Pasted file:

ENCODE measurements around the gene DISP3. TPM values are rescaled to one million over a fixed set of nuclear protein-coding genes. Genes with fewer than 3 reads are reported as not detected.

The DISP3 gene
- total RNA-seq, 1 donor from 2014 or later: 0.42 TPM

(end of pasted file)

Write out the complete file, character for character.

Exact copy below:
ENCODE measurements around the gene DISP3. TPM values are rescaled to one million over a fixed set of nuclear protein-coding genes. Genes with fewer than 3 reads are reported as not detected.

The DISP3 gene
- total RNA-seq, 1 donor from 2014 or later: 0.42 TPM